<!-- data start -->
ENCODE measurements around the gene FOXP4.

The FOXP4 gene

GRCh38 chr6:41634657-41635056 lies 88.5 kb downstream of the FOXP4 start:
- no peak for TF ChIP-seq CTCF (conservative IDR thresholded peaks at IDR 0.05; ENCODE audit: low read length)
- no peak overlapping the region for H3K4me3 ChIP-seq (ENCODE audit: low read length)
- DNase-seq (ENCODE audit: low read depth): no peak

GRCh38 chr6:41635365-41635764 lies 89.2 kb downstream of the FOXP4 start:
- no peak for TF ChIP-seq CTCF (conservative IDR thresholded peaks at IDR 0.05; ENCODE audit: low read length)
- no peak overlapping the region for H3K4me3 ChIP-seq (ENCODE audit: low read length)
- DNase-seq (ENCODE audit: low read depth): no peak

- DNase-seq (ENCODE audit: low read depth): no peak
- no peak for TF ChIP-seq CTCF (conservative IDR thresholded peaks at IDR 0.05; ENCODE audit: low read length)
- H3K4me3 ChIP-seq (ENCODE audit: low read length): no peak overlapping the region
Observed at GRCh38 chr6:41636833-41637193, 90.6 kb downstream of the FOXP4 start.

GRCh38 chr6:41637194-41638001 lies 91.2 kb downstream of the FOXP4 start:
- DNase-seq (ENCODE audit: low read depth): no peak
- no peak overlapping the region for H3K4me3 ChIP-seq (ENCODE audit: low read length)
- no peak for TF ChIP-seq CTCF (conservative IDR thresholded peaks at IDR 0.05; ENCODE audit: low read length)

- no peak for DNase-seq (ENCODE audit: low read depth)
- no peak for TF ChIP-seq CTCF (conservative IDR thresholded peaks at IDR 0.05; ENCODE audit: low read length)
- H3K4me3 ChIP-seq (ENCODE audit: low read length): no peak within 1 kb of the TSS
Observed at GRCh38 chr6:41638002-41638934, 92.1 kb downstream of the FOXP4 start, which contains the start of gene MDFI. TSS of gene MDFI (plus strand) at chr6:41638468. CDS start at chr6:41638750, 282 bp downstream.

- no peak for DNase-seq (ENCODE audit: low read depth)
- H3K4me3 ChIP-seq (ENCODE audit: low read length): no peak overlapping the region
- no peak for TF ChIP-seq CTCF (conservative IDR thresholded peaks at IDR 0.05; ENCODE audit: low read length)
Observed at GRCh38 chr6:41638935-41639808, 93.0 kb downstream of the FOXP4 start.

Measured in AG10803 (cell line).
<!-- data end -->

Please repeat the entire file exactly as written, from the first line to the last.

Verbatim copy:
ENCODE measurements around the gene FOXP4.

The FOXP4 gene

GRCh38 chr6:41634657-41635056 lies 88.5 kb downstream of the FOXP4 start:
- no peak for TF ChIP-seq CTCF (conservative IDR thresholded peaks at IDR 0.05; ENCODE audit: low read length)
- no peak overlapping the region for H3K4me3 ChIP-seq (ENCODE audit: low read length)
- DNase-seq (ENCODE audit: low read depth): no peak

GRCh38 chr6:41635365-41635764 lies 89.2 kb downstream of the FOXP4 start:
- no peak for TF ChIP-seq CTCF (conservative IDR thresholded peaks at IDR 0.05; ENCODE audit: low read length)
- no peak overlapping the region for H3K4me3 ChIP-seq (ENCODE audit: low read length)
- DNase-seq (ENCODE audit: low read depth): no peak

- DNase-seq (ENCODE audit: low read depth): no peak
- no peak for TF ChIP-seq CTCF (conservative IDR thresholded peaks at IDR 0.05; ENCODE audit: low read length)
- H3K4me3 ChIP-seq (ENCODE audit: low read length): no peak overlapping the region
Observed at GRCh38 chr6:41636833-41637193, 90.6 kb downstream of the FOXP4 start.

GRCh38 chr6:41637194-41638001 lies 91.2 kb downstream of the FOXP4 start:
- DNase-seq (ENCODE audit: low read depth): no peak
- no peak overlapping the region for H3K4me3 ChIP-seq (ENCODE audit: low read length)
- no peak for TF ChIP-seq CTCF (conservative IDR thresholded peaks at IDR 0.05; ENCODE audit: low read length)

- no peak for DNase-seq (ENCODE audit: low read depth)
- no peak for TF ChIP-seq CTCF (conservative IDR thresholded peaks at IDR 0.05; ENCODE audit: low read length)
- H3K4me3 ChIP-seq (ENCODE audit: low read length): no peak within 1 kb of the TSS
Observed at GRCh38 chr6:41638002-41638934, 92.1 kb downstream of the FOXP4 start, which contains the start of gene MDFI. TSS of gene MDFI (plus strand) at chr6:41638468. CDS start at chr6:41638750, 282 bp downstream.

- no peak for DNase-seq (ENCODE audit: low read depth)
- H3K4me3 ChIP-seq (ENCODE audit: low read length): no peak overlapping the region
- no peak for TF ChIP-seq CTCF (conservative IDR thresholded peaks at IDR 0.05; ENCODE audit: low read length)
Observed at GRCh38 chr6:41638935-41639808, 93.0 kb downstream of the FOXP4 start.

Measured in AG10803 (cell line).